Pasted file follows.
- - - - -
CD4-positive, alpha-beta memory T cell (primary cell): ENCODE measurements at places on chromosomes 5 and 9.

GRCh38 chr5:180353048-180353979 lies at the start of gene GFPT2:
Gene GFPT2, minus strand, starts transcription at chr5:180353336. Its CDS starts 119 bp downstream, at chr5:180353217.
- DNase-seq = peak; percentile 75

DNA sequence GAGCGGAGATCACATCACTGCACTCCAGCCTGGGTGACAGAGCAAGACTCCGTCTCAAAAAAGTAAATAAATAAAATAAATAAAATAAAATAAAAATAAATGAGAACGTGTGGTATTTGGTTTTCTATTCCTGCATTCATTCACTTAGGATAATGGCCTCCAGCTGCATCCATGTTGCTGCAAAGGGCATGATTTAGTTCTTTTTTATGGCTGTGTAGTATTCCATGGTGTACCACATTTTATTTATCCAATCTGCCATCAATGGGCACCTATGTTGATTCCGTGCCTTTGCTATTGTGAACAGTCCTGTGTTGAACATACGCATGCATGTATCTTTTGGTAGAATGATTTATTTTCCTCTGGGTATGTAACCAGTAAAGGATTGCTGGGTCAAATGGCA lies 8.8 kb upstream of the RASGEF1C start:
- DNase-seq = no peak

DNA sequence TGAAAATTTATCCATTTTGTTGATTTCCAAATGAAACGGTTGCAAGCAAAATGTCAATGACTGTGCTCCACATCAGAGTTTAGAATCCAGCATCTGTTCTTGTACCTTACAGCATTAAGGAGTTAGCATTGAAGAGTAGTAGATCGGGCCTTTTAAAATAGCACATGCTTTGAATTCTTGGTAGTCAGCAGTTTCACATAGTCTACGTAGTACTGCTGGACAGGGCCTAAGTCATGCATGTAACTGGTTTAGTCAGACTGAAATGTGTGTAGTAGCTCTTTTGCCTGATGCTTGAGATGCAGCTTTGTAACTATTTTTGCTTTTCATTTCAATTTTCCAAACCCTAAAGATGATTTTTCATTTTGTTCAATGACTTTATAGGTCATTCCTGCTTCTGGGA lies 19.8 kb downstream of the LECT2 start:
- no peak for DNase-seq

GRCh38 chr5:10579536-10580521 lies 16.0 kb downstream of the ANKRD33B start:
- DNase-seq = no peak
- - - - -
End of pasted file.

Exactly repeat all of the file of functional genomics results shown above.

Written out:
CD4-positive, alpha-beta memory T cell (primary cell): ENCODE measurements at places on chromosomes 5 and 9.

GRCh38 chr5:180353048-180353979 lies at the start of gene GFPT2:
Gene GFPT2, minus strand, starts transcription at chr5:180353336. Its CDS starts 119 bp downstream, at chr5:180353217.
- DNase-seq = peak; percentile 75

DNA sequence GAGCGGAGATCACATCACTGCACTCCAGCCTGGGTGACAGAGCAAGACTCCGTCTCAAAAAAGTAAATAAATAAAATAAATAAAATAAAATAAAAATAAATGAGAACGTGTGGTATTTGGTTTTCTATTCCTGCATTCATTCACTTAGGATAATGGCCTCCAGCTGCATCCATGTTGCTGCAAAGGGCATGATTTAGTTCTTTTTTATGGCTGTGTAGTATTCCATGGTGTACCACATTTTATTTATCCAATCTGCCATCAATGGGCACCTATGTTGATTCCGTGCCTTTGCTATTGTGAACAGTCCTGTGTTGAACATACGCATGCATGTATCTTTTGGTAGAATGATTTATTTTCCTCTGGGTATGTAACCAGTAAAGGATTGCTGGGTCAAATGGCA lies 8.8 kb upstream of the RASGEF1C start:
- DNase-seq = no peak

DNA sequence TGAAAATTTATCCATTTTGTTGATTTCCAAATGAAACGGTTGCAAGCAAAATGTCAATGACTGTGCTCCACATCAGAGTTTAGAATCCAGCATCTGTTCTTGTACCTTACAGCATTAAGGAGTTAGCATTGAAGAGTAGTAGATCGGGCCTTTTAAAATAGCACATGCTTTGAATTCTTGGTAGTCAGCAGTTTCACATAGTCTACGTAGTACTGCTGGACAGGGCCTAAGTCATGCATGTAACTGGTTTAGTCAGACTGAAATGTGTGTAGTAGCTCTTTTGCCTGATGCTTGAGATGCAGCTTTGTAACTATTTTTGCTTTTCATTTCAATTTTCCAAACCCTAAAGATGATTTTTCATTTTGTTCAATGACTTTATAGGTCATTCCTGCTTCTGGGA lies 19.8 kb downstream of the LECT2 start:
- no peak for DNase-seq

GRCh38 chr5:10579536-10580521 lies 16.0 kb downstream of the ANKRD33B start:
- DNase-seq = no peak